Senate Democrats Call for Higher Wages for Capitol Food Workers
Nearly all members of the Senate Democratic Conference are calling for Capitol food service workers to receive higher wages and improved working conditions, according to a letter obtained by CQ Roll Call.
“It is important that all Senate cafeteria and catering workers are able to do their jobs in a positive and supportive work environment,” the senators wrote in a letter that’s expected to be sent to the Senate Rules Committee by the end of the week. “If Restaurant Associates is unable to treat and compensate its employees appropriately, we urge you to terminate the contract and find a different vendor.”
The Senate is in the midst of renegotiating its contract with its food-service vendor, Restaurant Associates, which expires in December. Though the Architect of the Capitol has taken the lead in the negotiations, Senate Rules Chairman Roy Blunt, R-Mo., has to sign off on the contract. The letter is addressed to Blunt and Rules ranking Democrat Charles E. Schumer of New York.
Sen. Sherrod Brown, D-Ohio, led the effort to gather signatures for the letter. Brown’s office is still finalizing the list of signatures, and has not yet released the names of all of the signatories. But as of Wednesday evening, 40 senators had signed on to the letter, all members of the Senate Democratic Conference.
“I have not talked to everybody in the caucus, but there is close to unanimity in the Democratic caucus that workers should get a fair wage and should get a living wage,” Brown told CQ Roll Call as he exited a Senate briefing Wednesday night. “We want to make sure we say that emphatically for workers that work here. It’s a pretty expensive place to live.”
Though the letter did not dictate a wage amount, Brown said a “living wage” would constitute $15 an hour. Schumer has already voiced his support of raising Capitol workers’ wages to that amount. And Brown said he was hopeful Blunt would agree wages need to increase.
“Sen. Blunt and Sen. Schumer … seemed to want to move on this and to cooperate,” Brown said. “I’m optimistic, yeah, that they’ll do the right thing.”
In addition to low wages, the letter also listed a number of other issues workers have raised about their employer. The senators noted that new workers, along with workers who transferred from the Architect of the Capitol to Restaurant Associates after the vendor took over the food services in 2008, “have registered ongoing complaints about reduced work hours and an intimidating work environment.”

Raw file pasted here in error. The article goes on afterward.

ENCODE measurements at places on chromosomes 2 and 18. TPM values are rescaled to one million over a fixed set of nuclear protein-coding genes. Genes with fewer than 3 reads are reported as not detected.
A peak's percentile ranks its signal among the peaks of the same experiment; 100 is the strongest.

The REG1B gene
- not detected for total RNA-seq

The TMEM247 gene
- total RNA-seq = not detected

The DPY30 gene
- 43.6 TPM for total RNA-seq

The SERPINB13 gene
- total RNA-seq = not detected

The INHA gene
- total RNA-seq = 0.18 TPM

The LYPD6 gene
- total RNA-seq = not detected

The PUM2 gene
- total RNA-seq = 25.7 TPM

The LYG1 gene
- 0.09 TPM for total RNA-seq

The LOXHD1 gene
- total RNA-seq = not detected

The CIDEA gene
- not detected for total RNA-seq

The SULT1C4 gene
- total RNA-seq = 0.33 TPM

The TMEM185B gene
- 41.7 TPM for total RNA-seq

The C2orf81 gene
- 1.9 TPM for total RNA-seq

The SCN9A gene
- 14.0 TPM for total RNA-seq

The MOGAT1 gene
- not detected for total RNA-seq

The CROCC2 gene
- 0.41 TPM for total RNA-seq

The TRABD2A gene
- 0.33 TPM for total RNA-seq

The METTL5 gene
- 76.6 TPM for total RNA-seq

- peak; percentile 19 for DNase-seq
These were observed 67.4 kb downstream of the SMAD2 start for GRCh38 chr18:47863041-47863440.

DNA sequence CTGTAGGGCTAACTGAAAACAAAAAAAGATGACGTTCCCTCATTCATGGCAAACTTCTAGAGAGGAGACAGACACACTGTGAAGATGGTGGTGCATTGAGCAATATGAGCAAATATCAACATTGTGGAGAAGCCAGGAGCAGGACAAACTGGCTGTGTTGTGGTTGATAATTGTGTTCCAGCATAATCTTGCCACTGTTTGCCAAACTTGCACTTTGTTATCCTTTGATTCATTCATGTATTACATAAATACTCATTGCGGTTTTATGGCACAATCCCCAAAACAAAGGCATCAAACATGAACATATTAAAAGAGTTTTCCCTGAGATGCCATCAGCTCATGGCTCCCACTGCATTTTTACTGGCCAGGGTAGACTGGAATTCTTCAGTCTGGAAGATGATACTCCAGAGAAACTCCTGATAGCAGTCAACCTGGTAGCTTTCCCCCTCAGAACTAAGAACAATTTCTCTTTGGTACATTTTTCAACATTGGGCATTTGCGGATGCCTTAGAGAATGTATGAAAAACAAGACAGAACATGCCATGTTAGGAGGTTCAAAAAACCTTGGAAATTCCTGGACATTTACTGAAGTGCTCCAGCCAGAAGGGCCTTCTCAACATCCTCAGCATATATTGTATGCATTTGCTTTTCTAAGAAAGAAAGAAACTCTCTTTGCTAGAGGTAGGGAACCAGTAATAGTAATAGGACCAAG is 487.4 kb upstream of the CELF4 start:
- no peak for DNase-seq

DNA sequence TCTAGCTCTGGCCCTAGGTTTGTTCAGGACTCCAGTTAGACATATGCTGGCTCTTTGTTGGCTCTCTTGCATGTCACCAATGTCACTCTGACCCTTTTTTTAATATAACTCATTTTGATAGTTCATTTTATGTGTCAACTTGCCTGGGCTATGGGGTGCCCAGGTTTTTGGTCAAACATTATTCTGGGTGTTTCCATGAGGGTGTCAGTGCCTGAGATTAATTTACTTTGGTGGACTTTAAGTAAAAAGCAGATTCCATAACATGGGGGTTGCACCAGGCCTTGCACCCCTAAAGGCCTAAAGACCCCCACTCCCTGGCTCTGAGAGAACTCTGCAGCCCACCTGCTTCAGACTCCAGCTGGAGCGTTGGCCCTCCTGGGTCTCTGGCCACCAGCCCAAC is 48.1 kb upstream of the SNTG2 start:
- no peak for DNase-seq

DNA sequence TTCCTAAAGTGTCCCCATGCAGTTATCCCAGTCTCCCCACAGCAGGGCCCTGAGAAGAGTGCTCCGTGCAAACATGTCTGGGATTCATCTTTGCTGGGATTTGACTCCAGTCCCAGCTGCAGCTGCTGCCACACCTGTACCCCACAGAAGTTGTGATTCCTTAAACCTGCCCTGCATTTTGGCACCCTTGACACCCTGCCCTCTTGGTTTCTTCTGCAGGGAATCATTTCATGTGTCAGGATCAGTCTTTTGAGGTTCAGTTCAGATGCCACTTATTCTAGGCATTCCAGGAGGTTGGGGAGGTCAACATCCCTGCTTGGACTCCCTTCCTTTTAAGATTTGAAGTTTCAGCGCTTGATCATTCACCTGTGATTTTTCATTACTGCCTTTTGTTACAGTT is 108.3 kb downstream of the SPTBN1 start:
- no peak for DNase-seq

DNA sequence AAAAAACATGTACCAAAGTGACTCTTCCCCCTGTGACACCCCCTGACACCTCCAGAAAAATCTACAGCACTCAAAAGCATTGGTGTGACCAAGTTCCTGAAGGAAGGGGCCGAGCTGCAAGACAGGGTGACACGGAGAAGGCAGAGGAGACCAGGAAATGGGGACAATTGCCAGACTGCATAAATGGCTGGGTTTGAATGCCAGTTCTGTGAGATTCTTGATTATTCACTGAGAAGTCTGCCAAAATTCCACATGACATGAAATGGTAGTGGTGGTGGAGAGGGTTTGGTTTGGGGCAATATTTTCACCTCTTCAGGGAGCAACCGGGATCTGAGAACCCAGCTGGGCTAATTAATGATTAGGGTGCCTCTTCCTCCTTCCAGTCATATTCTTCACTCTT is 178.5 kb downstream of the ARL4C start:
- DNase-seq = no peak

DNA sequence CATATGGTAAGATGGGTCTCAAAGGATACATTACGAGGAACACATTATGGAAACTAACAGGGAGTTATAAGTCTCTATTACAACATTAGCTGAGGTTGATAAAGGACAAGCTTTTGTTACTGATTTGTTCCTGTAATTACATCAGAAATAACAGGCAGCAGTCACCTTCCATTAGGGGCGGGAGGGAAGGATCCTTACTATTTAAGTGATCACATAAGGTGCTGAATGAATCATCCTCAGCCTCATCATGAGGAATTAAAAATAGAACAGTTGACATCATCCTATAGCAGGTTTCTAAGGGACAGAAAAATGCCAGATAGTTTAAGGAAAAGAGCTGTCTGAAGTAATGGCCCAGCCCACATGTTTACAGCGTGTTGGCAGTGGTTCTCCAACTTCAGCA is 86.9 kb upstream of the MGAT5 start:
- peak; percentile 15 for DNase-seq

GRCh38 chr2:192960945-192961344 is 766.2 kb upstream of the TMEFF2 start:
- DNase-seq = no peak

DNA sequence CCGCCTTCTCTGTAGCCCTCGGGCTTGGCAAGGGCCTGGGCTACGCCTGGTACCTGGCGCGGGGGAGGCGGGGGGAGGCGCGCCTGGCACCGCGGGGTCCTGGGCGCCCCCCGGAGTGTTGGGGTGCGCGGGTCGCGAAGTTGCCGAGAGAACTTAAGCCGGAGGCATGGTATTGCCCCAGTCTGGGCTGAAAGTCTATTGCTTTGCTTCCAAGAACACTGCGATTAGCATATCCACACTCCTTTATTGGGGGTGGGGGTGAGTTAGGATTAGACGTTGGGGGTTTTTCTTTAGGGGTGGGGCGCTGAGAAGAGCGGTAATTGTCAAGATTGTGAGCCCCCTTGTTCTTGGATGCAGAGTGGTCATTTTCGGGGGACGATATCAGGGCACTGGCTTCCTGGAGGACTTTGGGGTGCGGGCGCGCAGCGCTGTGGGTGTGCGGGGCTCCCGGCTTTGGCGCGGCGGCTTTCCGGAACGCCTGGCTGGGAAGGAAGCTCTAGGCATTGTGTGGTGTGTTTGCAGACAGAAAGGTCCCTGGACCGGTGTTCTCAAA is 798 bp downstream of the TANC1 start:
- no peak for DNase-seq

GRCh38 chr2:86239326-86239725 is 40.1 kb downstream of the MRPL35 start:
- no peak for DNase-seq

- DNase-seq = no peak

The senators also called attention to worker complaints of fewer hours and that the company has “generally assigned work schedules that make it difficult to get a second job.”
“Restaurant Associates has also begun assigning fewer workers to catering events, leading to understaffed events and overworked employees,” the senators wrote.
The senators urged the Rules Committee to investigate and resolve these issues, and take them into consideration during the contract negotiations.
The letter comes roughly three months after nine senators wrote a letter to the committee, also calling for workers to be paid a “living wage.”
Sontia Bailey, a food-service worker in the Senate Refectory, which is an à la carte shop on the first floor of the Senate, said in a statement Wednesday evening, “Workers deserve a living wage of at least $15 and the right to form a union without retaliation. That is the only way we can guarantee we are treat with dignity and respect.”
Bailey recently went on strike with roughly 40 other Capitol workers in July. The day of the strike, Bailey penned an op-ed in The Guardian detailing how her $10.59-per-hour wage at the Capitol forced her to get a second job at Kentucky Fried Chicken. She wrote that the exhausting workweek took a toll on her body, and she could not afford to take time off when she suffered a miscarriage.
On Wednesday, another Senate worker wrote about her experience in The Guardian. The worker was only identified as “Kim,” but she revealed that the low wages caused her to take a second job as a stripper to support her son.
“It was the only job I could find that let me work a flexible schedule and earn a living wage,” Kim wrote. “I don’t want to be a stripper: it can be demeaning to dance for men who show no respect for women. I only do it out of necessity, because I have to support my son.”
In addition to increased criticism from lawmakers, Restaurant Associates has also been the subject of recent charges of unfair labor practices at the Capitol. Last week, the National Labor Relations Board found merit in allegations that supervisors retaliated against workers after an April strike.